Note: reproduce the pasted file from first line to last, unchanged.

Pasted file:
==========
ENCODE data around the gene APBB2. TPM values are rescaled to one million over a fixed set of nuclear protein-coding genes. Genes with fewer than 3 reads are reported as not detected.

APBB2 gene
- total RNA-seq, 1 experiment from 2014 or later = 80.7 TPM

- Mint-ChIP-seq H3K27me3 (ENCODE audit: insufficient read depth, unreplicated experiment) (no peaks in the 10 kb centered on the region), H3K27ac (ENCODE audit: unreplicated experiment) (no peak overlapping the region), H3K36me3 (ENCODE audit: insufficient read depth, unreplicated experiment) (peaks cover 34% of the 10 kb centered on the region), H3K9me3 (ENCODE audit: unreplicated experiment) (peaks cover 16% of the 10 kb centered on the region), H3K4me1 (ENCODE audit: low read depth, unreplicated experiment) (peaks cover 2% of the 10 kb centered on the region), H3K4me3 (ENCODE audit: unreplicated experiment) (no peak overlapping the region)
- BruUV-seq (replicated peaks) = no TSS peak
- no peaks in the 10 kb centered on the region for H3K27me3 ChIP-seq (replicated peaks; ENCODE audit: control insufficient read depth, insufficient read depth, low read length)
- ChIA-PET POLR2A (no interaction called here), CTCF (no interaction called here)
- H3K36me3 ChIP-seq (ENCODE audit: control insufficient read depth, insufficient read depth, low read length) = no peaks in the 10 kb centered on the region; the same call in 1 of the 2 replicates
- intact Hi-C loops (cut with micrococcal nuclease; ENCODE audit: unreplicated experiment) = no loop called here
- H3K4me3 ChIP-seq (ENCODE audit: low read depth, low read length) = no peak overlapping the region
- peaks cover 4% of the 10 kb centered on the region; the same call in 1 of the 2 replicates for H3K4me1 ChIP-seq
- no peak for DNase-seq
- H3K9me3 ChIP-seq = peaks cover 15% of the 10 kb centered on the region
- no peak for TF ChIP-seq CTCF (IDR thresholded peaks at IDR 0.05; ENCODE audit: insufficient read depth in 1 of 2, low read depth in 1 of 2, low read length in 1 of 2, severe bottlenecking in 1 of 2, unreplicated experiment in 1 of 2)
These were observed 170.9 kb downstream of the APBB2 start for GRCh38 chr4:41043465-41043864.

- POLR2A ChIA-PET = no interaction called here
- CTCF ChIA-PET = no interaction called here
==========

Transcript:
ENCODE data around the gene APBB2. TPM values are rescaled to one million over a fixed set of nuclear protein-coding genes. Genes with fewer than 3 reads are reported as not detected.

APBB2 gene
- total RNA-seq, 1 experiment from 2014 or later = 80.7 TPM

- Mint-ChIP-seq H3K27me3 (ENCODE audit: insufficient read depth, unreplicated experiment) (no peaks in the 10 kb centered on the region), H3K27ac (ENCODE audit: unreplicated experiment) (no peak overlapping the region), H3K36me3 (ENCODE audit: insufficient read depth, unreplicated experiment) (peaks cover 34% of the 10 kb centered on the region), H3K9me3 (ENCODE audit: unreplicated experiment) (peaks cover 16% of the 10 kb centered on the region), H3K4me1 (ENCODE audit: low read depth, unreplicated experiment) (peaks cover 2% of the 10 kb centered on the region), H3K4me3 (ENCODE audit: unreplicated experiment) (no peak overlapping the region)
- BruUV-seq (replicated peaks) = no TSS peak
- no peaks in the 10 kb centered on the region for H3K27me3 ChIP-seq (replicated peaks; ENCODE audit: control insufficient read depth, insufficient read depth, low read length)
- ChIA-PET POLR2A (no interaction called here), CTCF (no interaction called here)
- H3K36me3 ChIP-seq (ENCODE audit: control insufficient read depth, insufficient read depth, low read length) = no peaks in the 10 kb centered on the region; the same call in 1 of the 2 replicates
- intact Hi-C loops (cut with micrococcal nuclease; ENCODE audit: unreplicated experiment) = no loop called here
- H3K4me3 ChIP-seq (ENCODE audit: low read depth, low read length) = no peak overlapping the region
- peaks cover 4% of the 10 kb centered on the region; the same call in 1 of the 2 replicates for H3K4me1 ChIP-seq
- no peak for DNase-seq
- H3K9me3 ChIP-seq = peaks cover 15% of the 10 kb centered on the region
- no peak for TF ChIP-seq CTCF (IDR thresholded peaks at IDR 0.05; ENCODE audit: insufficient read depth in 1 of 2, low read depth in 1 of 2, low read length in 1 of 2, severe bottlenecking in 1 of 2, unreplicated experiment in 1 of 2)
These were observed 170.9 kb downstream of the APBB2 start for GRCh38 chr4:41043465-41043864.

- POLR2A ChIA-PET = no interaction called here
- CTCF ChIA-PET = no interaction called here